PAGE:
If you are an inventor, and plan to sell or license products based on your inventions, you will need to pay various up-front costs before getting your business off the ground. Start-up expenses are expenses you incur before you actually begin your invention business. Such expenses have tax ramifications.
Unlike business operating expenses, start-up expenses cannot all be deducted in a single year. This is because the money you spend to start an inventing (or any other) business is considered a capital expense. It is, in other words, an expenditure that will benefit you for more than one year.
Normally, you cannot deduct these types of capital expenses until you sell or otherwise dispose of the business. However, a special tax rule allows you to deduct up to $5,000 in start-up expenses for the first year you are in business, and then deduct the remainder, if any, in equal amounts over the next 15 years. See IRC Sec. 195.
Start-up expenses include any costs you could deduct once your business begins. These might include license fees, fictitious business name registration fees, advertising costs, attorney and accounting fees, travel expenses, market research, website registration and design, and office supply expenses.
They do not include currently deductible research and experimentation expenses. The cost of long-term business assets is also not a start-up cost. These costs are either expensed or depreciated once the business begins.
You cannot elect (claim) a deduction for start-up expenses until the month your inventing business begins operation. This leads to the question of when a business begins for tax purposes. This is easy to answer for many businesses. For example, a restaurant owner’s business begins when the restaurant’s doors open and the restaurant is ready to serve food to customers. At this point, the owner can currently deduct all his or her ordinary and necessary business expenses.
However, it is not always so clear-cut when an inventor’s business passes through the start-up stage and begins formal operation. If you’re a well established independent inventor who has patented several inventions and earned money from selling or licensing them, your business has clearly begun and you’re undoubtedly “carrying on” the business of being an inventor.
But, what if, like most independent inventors, you haven’t reached this point yet? Rather, you have been developing an invention, but have not yet begun to earn any money from it? What if you haven’t even obtained a patent yet? Unfortunately, there is no definitive answer to when the "start date" occurs.
The general rule is that a manufacturing or similar business begins when the business begins using its assets to produce products for sale, even if the products are not completed or any sales actually made.
Thus, for example, courts have held that a writer’s business begins when he or she starts working on a writing project. The act of production itself is “carrying on” the trade or business of writing. Similarly, courts have found that inventors who worked on inventions, but never completed or patented them, were still carrying on a business.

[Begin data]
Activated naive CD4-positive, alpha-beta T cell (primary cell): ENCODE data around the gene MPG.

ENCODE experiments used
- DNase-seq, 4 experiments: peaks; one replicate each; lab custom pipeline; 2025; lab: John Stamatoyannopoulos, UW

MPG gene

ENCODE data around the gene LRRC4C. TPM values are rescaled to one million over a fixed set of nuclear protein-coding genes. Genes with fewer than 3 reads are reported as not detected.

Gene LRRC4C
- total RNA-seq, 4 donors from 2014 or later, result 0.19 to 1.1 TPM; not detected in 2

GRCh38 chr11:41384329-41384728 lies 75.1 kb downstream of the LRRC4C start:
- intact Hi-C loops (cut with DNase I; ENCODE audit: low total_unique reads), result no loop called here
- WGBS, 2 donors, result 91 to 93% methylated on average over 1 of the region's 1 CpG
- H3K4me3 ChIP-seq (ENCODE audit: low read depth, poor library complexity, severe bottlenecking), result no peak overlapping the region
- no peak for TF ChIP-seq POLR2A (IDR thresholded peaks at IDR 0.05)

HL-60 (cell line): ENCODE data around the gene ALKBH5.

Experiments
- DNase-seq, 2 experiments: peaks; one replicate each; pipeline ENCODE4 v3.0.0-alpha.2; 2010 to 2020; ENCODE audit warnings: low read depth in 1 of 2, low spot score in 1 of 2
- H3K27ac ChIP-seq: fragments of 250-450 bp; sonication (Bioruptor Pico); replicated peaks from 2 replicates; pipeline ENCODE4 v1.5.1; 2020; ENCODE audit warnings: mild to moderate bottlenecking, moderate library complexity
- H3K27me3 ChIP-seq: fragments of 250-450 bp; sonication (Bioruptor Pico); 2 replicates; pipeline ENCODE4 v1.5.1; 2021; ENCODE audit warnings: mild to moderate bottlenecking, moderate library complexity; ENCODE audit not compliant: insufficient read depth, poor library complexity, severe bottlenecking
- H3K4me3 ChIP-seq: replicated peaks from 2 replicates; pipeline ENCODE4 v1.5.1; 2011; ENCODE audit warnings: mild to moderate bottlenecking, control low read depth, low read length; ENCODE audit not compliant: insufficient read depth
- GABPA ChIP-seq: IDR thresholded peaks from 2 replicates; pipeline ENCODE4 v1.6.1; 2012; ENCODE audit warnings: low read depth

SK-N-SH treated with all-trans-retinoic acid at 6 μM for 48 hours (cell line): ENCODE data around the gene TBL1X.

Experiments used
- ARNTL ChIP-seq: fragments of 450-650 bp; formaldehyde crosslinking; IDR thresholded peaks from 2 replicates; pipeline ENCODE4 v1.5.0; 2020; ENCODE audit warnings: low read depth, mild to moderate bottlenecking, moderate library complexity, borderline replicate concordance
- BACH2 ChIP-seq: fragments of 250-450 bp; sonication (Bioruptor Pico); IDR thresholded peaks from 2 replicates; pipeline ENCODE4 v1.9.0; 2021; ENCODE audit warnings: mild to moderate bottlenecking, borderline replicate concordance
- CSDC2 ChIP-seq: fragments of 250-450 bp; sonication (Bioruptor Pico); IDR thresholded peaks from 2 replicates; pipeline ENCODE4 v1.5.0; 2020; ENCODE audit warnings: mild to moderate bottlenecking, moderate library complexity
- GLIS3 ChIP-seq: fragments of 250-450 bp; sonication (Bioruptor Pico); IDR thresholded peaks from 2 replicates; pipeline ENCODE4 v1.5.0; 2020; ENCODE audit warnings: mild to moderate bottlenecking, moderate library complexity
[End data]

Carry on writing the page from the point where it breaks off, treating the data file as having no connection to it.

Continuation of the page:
Under the logic of these court decisions, your inventing business begins for tax purposes on the day you actually begin developing an invention. Thinking or dreaming about an invention is not sufficient. You must do real work on it, even though it is not necessary for you to finish it, patent it or make money from it. A thorough and complete inventor’s notebook documenting your work is the best evidence you can have to prove when you started working on your invention.
At one time, inventors had to attach a separate statement to their tax return to claim start-up expenses as a current deduction. Now, however, you are automatically deemed to have made the election for the year in which your business began. All you must do is list your start-up costs as “Other expenses” on your Schedule C (or other appropriate return if you are not a sole proprietor). You do not need to specifically identify the deducted amounts as start-up expenditures in order for the election to be effective.
One reason for this change is that the IRS is trying to encourage electronic filing, and you cannot include a separate written statement with an electronically filed return.
If you do not want to deduct your start-up expenses for the first year, you can forgo the deemed election by clearly capitalizing your start-up expenses instead. You must do this on your federal income tax return for the tax year in which your business began. Your return must be filed on time (including any extensions) and this election is irrevocable.
If you decide not to currently deduct your start-up costs, these costs become part of the tax basis of your business. This might be a good idea if you do not expect your business to earn a profit for many years, or you want to reduce your deductions in order to show a profit. Deducting your start-up expenses will decrease your business profits for the first 60 months, because they are deducted from your business income. Forgoing the deduction will therefore increase the profit your business earns over that time. This might be advisable, for example, if you fear that the IRS will claim that your inventing activity is a hobby and not a business. Earning profits is the best way to show that an activity is a real business.